Paul Burgett retired as district attorney in Coos County, Oregon in 2007 and is now suing over a traffic stop made in 2011. Via the Register Guard:
According to the suit, [Officer Sean] Sanborn accused Burgett of failing to dim his headlights for oncoming traffic, a charge Burgett denied and was later acquitted on. After discovering that Burgett was a former longtime district attorney, Sanborn allegedly asked a dispatcher to inform Coquille Police Chief Janis Blue that he had stopped Burgett.
After returning to Burgett's car, Sanborn reportedly asked Burgett to exit the vehicle and perform a series of tests to determine if he was intoxicated. Burgett says he told Sanborn the tests would not be effective because of his age, then 63, and physical limitations, which included a torn Achilles tendon and a pinched nerve in his neck.
Sanborn insisted on the tests anyway, but the suit claims he conducted them on a sloping surface instead of a level one as required. Sanborn claimed Burgett failed the tests and arrested him for drunken driving, taking Burgett away in handcuffs and leaving his wife, her mother and the grandchild [the passengers] behind in their car.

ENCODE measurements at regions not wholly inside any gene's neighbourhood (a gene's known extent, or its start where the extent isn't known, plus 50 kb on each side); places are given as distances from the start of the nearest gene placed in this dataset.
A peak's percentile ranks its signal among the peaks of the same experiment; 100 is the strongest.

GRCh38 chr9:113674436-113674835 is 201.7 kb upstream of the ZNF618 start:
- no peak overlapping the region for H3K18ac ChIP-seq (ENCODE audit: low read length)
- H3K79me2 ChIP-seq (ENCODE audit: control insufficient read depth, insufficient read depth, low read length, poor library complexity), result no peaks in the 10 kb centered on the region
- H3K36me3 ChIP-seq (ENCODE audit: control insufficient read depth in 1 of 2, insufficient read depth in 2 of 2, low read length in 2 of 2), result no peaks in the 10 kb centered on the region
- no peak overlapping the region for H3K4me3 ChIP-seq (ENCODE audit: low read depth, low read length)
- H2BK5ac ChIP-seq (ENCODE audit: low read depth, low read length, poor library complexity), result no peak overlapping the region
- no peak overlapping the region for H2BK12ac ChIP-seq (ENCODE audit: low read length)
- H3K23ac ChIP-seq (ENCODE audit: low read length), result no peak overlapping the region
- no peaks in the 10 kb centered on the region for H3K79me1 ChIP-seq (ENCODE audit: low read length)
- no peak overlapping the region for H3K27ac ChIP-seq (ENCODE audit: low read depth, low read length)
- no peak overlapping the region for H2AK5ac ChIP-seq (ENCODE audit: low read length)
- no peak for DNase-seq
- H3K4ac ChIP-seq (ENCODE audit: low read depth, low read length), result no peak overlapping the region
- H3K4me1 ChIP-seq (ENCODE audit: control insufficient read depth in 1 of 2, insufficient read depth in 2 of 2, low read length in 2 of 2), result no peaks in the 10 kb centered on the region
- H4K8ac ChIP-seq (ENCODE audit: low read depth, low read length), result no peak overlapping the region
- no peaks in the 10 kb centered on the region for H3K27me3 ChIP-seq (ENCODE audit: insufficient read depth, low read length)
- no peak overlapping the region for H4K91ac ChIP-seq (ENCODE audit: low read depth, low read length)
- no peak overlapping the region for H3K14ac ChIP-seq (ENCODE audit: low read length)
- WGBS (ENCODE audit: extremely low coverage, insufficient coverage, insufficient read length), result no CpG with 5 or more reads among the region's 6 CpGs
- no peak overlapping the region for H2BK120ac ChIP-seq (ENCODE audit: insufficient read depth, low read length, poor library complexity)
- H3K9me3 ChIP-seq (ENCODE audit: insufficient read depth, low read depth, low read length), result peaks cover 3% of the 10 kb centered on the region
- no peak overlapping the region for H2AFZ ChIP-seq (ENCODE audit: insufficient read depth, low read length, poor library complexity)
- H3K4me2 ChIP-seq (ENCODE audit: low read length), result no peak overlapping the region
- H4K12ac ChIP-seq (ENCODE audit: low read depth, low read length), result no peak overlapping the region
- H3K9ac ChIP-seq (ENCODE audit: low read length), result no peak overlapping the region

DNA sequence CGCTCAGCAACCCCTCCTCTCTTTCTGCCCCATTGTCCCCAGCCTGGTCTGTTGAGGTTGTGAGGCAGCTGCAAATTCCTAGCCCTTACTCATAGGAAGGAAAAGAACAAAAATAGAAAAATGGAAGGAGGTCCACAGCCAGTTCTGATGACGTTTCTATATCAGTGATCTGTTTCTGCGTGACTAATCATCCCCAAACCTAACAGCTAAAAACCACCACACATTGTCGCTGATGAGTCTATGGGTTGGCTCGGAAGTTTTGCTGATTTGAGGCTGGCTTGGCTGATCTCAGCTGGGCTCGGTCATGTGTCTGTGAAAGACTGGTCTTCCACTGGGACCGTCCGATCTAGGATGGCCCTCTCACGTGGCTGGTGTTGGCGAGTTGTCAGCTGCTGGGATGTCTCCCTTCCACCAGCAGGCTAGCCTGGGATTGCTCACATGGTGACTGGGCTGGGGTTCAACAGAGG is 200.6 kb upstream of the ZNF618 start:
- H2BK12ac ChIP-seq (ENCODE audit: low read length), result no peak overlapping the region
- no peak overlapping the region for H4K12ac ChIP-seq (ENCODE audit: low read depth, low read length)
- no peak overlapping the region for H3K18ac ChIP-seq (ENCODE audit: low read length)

Burgett blew a .04 at the station (.08 is the legal limit) and was arrested because a cop is allowed to make an arrest even when the BAC is below the legal limit if there's impaired driving. The state attorney general's office (which had jurisdiction because Burgett was a former DA with the county) recommended dropping the charges. According to the Guard, the traffic violation (the undimmed headlights) did go to court, where Burgett was found not guilty when the cop's evidence didn't match what he said happened.
Burgett's lawsuit claims the cop never had a legal ground to stop him in the first place, and that Coquille's police department was "deliberately indifferent" to the fact that its cops needed training and discipline.
A deputy DA under Burgett received a state award in 2007 for having more DUI prosecutions than any other attorney in the state. Burgett nominated her, and noted at the time Coos County had twice as many DUI cases per-capita than nearby Benton County. Burgett retired early rather than deal with budget cuts and layoffs.